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Mike Alvarado vs. Brandon Rios 3: HBO Boxing After Dark Highlights



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  1. Darrell 05:12pm, 02/10/2015

    The uppercut was my favoured punch on the rugby field…....dealing to troublemakers up close was a thankless but needful job for us lock forwards.

  2. Kid Blast 01:26pm, 02/10/2015

    That’s the first thing you learn about throwing an uppercut. Never from too far away.

  3. Gordon Marino 12:21pm, 01/31/2015

    Yes indeed. Douglass threw that right uppercut from outside and blam Holyfield nailed him with that left hook. Good night. Thanks

  4. FrankinDallas 12:11pm, 01/31/2015

    An uppercut can also be fatal if thrown from the wrong distance.
    Ask Buster Douglas about it.

  5. Gordon Marino 08:52am, 01/31/2015

    Frankie, did not mean to imply that Rios has the best upper in the business but I missed the Luis fight. Will try to check it out on YouTube.  Thanks

  6. Irish Frankie Crawford Beat Saijo aka Gimpel 08:56pm, 01/30/2015

    Gordon Marino-You were a week early with the wrong exemplar…..Tony Luis was throwing a text book uppercut with power and landing repeatedly on a 7 to 1 favorite who was full of piss and vinegar and actually trying to defend.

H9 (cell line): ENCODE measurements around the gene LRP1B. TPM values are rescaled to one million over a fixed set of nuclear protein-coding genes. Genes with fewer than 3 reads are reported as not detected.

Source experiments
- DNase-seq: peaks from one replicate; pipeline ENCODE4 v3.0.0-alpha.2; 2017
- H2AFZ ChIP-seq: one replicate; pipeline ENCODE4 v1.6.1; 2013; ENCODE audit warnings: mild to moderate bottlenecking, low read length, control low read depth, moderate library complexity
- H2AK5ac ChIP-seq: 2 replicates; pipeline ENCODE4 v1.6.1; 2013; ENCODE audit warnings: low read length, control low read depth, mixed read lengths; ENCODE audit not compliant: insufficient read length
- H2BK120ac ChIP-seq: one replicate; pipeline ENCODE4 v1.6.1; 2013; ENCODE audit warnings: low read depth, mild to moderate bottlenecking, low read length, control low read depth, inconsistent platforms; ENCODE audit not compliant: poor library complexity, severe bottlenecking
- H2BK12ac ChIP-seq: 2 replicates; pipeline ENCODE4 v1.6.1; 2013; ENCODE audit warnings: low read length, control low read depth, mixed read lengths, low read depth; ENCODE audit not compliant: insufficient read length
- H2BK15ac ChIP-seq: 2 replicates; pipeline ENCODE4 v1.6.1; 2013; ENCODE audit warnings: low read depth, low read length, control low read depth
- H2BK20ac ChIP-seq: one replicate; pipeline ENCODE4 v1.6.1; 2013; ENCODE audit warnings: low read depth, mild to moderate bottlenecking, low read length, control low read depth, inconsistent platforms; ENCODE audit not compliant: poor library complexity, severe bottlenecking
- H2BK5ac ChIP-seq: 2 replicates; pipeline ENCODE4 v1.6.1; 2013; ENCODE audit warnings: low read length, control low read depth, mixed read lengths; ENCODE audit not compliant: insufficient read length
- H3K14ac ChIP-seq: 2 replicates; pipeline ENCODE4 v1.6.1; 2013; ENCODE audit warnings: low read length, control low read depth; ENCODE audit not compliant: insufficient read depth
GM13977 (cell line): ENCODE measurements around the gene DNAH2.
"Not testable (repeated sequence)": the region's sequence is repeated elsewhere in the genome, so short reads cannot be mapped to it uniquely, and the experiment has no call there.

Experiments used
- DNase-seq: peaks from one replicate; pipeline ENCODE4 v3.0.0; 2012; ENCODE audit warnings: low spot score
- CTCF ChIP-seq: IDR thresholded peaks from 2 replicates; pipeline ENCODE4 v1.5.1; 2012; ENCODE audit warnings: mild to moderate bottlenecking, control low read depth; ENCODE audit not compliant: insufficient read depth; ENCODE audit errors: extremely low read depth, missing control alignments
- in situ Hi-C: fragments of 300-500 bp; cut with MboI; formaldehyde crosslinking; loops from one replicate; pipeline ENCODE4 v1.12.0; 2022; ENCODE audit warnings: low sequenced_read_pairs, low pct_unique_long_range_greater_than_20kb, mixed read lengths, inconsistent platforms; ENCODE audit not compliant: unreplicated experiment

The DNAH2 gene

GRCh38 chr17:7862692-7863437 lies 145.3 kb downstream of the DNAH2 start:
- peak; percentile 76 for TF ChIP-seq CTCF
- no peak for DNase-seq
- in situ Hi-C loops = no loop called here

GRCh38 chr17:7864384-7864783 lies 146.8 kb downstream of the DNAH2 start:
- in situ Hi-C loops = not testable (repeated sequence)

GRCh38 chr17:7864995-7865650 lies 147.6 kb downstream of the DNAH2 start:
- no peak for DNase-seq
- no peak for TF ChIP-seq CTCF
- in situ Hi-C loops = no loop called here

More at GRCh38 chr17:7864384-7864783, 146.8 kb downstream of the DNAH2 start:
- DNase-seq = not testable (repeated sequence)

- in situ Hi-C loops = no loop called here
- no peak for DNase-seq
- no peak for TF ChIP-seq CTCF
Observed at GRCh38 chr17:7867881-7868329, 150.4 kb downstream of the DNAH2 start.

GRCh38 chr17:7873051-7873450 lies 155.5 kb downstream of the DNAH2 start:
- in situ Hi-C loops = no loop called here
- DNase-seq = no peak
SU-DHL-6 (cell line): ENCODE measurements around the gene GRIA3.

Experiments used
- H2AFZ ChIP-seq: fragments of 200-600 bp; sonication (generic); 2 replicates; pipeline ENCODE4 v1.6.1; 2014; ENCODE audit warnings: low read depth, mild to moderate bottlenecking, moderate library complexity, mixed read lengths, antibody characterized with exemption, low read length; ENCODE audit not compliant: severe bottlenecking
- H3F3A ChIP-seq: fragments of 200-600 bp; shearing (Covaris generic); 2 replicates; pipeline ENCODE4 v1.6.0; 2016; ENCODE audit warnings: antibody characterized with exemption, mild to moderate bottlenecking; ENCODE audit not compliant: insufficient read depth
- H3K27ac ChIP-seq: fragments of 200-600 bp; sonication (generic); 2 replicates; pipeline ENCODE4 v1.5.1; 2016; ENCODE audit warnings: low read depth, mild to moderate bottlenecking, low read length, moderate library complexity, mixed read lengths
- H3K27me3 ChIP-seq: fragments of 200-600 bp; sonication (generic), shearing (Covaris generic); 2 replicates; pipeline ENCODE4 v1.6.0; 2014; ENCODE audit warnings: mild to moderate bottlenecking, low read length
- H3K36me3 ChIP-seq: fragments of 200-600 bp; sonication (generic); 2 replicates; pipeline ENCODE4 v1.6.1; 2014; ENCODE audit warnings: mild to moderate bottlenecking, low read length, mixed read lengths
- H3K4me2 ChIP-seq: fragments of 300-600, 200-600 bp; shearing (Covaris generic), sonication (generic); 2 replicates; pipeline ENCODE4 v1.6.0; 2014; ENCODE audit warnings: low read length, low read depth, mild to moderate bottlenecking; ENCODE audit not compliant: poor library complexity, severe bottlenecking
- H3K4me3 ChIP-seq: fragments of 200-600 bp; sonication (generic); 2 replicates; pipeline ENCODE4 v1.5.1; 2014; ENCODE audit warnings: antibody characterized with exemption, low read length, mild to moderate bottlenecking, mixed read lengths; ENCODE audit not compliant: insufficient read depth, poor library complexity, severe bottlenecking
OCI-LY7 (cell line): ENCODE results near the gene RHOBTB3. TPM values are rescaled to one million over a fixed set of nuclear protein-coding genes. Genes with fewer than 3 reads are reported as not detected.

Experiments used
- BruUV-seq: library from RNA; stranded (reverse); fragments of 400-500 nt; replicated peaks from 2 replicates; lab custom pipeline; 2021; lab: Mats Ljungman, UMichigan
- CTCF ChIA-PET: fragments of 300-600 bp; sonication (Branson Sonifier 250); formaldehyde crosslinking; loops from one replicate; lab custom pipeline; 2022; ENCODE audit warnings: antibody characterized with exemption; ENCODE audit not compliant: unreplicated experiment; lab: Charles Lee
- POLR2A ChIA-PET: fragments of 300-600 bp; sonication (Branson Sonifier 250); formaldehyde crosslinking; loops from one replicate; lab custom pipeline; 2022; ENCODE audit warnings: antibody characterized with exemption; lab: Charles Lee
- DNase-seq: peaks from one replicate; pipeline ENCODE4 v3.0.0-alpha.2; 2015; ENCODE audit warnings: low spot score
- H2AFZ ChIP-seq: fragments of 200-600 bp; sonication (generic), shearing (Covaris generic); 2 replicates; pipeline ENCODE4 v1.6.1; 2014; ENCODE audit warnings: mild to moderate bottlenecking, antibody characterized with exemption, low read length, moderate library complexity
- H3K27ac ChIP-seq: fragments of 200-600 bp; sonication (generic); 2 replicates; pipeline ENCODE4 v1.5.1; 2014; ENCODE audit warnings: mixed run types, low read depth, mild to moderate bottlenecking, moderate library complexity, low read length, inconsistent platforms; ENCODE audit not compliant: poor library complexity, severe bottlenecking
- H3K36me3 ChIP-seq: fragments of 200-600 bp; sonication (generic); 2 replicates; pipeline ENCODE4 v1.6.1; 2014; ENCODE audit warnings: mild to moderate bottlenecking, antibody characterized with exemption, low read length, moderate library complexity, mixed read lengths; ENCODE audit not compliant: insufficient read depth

7. Marino, Gordon 09:15am, 01/29/2015

    Good point Kid Blast. Not too much of a dip - natural bend in the knees and then just a titch more. Rios did a good job of staying close but giving himself enough room to punch. But Mike, whom I also deeply respect, was a sitting duck. Thanks

  8. Kid Blast 08:55am, 01/29/2015

    And not much of a dip. It should come off a horizontal line so it surprises. But Rios was allowed to dip thus giving him more leverage and no fear of a counter hook.

    That was an uppercut that was allowed to be thrown at a willing target and it was frightening to watch, but tis fight was one of the easiest to call in recent history given the variables surrounding Mike.

    But there is no disrespect from this fan. just memories of a great trilogy.  Thanks Mike for everything. “The two will forever be linked by history as well as blood shared.”

  9. Marino, Gordon 08:18am, 01/29/2015

    Hey Frankie - Alvarado’s reflexes weren’t there. I really think he ought to consider another profession. Not an arm punch though should be exploding off the back leg and hip. And usually, like the left hook - can’t see it coming - but he wasn’t able to mail it in to Manny. Thanks.

  10. Irish Frankie Crawford Beat Saijo aka Gimpel 07:55am, 01/29/2015

    After the fight Mike said, “That’s what I get.” He might have added , for being a bad boy. More stationary than a heavy bag and bending over at the waist literally eating those uppercuts like a Goddamned masochist, making sure “that’s what he got.” Did Mr.Text Book Uppercut even land one on Manny or Abril for that matter? It’s basically an arm punch, but if you land fifty flush on someone’s nose….there will be blood!

  11. Gordon Marino 06:46am, 01/29/2015

    Thank you Matt. Man, Brandon is pumped!

  12. Matt McGrain 10:25pm, 01/28/2015

    That’s gold, thank you Gordon.